July 24, 2023

It's Not You, It's Your Hormones: 5 Ways to Address the Most Common Hormone Imbalances

photo of Perry Santanachote

Written By

Perry Santanachote

photo of Kerri Masutto, MD

Medically Reviewed By

Kerri Masutto, MD


photo of Vinita Tandon, MD

Medically Reviewed By

Vinita Tandon, MD

Lifeforce Medical Director

It's Not You, It's Your Hormones: 5 Ways to Address the Most Common Hormone Imbalances

You’re exhausted, you can’t sleep, you’re losing your hair, your skin’s freaking out, your nails are splintering, you’ve gained weight, and um, when was the last time you pooped? Basically, you “look tired,” feel worse, and you’re only 45 — what gives?

If you’re dealing with these symptoms, the culprit may be your hormones, aka the chemical messengers in our bodies that control how our cells and organs function. Hormone imbalances are prevalent in both men and women, but they are more common in women. A 2019 survey of 2,000 American women found that nearly half had experienced symptoms of a hormone imbalance, yet 72% said they didn’t know their symptoms were hormone-related until later in life. 

This is where conventional medicine often falls short. Even with a doctor-ordered blood test, your hormone levels may come back ‘normal.’ But just because they appear within “normal” ranges doesn’t mean that they’re optimally balanced. 

A more nuanced blood panel (like the Lifeforce Diagnostic) might look at the same results and find that you, like many people in their 40s and 50s, are in the midst of a hormonal firestorm that’s making you feel and act out of sorts. 

“Many hormones interplay with each other, and when one goes out of whack, it can cause a ripple effect,” says Dr. Vinita Tandon, Lifeforce’s Medical Director and board certified endocrinologist. “Imbalances cannot be ignored since they get worse, negatively impact health and quality of life, and then need to be aggressively addressed down the road.”

If you pinpoint which hormones are out of alignment early, there are simple science-backed lifestyle changes — including reducing stress, eating better, getting enough sleep, and moving more — that can help bring your hormones into alignment.

What Hormones Do and How to Tell If They’re Balanced

Hormones are chemicals produced by the glands in the endocrine system. They travel throughout the body in the bloodstream and bind with your cells’ protein receptors to tell them what specific job to do, such as controlling mood, energy, digestion, metabolism, libido, immunity, and sleep — practically every process in your body has a hormone behind it. So when such a complex and wide-reaching system becomes disrupted, it can produce all sorts of issues that affect your entire body.

When your hormones are balanced, you should sleep well, feel energetic, maintain a healthy weight, and feel unstressed, says Dr. Tandon. If you are experiencing the opposite, it would be worthwhile to figure out which hormones are unbalanced.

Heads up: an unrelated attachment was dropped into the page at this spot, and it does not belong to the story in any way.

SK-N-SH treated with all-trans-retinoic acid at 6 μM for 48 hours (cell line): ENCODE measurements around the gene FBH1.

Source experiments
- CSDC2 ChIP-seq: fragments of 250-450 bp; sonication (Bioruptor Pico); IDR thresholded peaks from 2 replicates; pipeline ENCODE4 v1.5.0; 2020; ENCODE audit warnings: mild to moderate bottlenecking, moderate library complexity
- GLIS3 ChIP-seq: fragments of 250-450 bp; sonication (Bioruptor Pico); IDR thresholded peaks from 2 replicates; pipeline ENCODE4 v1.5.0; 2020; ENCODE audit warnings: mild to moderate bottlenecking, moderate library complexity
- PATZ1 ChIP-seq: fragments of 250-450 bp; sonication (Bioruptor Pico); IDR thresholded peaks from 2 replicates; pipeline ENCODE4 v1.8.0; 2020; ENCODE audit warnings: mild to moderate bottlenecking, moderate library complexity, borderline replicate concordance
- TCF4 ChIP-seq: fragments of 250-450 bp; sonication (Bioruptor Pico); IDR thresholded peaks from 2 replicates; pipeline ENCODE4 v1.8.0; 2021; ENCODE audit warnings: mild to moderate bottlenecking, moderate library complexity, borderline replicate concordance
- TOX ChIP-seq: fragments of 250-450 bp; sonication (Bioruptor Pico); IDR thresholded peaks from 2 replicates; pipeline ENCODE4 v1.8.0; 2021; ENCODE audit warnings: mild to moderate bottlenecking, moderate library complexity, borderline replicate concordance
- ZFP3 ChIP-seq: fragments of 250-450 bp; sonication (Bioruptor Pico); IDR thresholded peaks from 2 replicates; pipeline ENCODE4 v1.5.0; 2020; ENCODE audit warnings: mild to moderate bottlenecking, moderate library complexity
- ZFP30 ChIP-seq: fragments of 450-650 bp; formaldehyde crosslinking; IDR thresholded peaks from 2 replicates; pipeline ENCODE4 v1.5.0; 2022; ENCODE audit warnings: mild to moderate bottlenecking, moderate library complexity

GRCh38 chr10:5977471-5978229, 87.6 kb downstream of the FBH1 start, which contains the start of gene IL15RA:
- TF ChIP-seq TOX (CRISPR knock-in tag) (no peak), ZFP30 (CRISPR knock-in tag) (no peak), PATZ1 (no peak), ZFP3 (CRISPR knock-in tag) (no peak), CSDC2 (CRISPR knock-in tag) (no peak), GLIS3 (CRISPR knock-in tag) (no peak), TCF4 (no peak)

“Measuring hormone levels via a blood test is the best way to diagnose a hormonal imbalance,” says Dr. Tandon. “But what’s more important is having an experienced physician interpret the results to determine whether the level is optimal or not.” (Learn more about the Lifeforce Diagnostic and in-depth clinical report here.) 

Here are some key hormonal imbalances that could be making you feel less than ideal and what to do about them.


How to Address a Thyroid Disorder

More than 12% percent of Americans will develop a thyroid condition during their lifetime, according to the American Thyroid Association, and 60% won’t even know it. While it can affect anyone, women are five to eight times more likely to be diagnosed with a thyroid condition than men. 

The thyroid gland at the base of the neck produces liothyronine (T3) and thyroxine (T4). These work together to maintain your sanity, energy, and metabolism. Stress, dietary changes, and menopause can upset their balance. 

“Thyroid hormones affect almost every cell in the body, so if levels drop, you can experience a myriad of symptoms, some subtle and some not so subtle,” says Dr. Tandon. Many symptoms of thyroid imbalance can make you feel less than your vivacious and vibrant self, including:

  • Constipation

  • Thinning hair

  • Depression

  • Feeling cold

  • Brittle nails

  • Weight gain

What you can do: Stress modulation is vital for thyroid health. Studies show that T3 and T4 levels decrease with stress because it inhibits the secretion of thyroid-stimulating hormone (TSH). Zinc and selenium supplements also help with thyroid function. Dr. Tandon says it’s also important to stay on top of checking hormone levels as you get older since the thyroid gland becomes less effective with age and thyroid issues are one of the most underdiagnosed conditions.

“People go years feeling symptomatic but don’t receive proper treatment,” she says. Desiccated thyroid is another option you can discuss with your Lifeforce clinician.

How to Address a Cortisol Imbalance

Adrenal glands produce stress hormones, including cortisol, which not only helps get you up and going in the morning but helps you survive the day’s stressors, whether that’s a mountain lion or a bad boss. It’s generally great, but in moderation. Poor diet, lack of sleep, and chronic stress can create a constant drip of cortisol that makes your body hang onto fat, feel harried, and eventually disrupts all other hormones, including thyroid, progesterone, and insulin.

Your cortisol levels might be too high, too low, or too high or low at the wrong times (it’s supposed to be high in the morning and low at night). These symptoms might be your first clue:

  • Fatigue

  • Anxiety 

  • Brain fog

  • Mood swings

  • Trouble sleeping

  • Weight gain, especially around your midsection

What you can do: To rebalance your cortisol levels, you’ll need to manage your stress levels and cool it on the sweets, starches, carbs, and caffeinated beverages, which stress the gut and trigger excess cortisol and insulin (both cue fat storage). Chronic stress also forces your body to burn glucose, a faster-burning fuel, rather than fat for energy, so your body holds onto even more fat.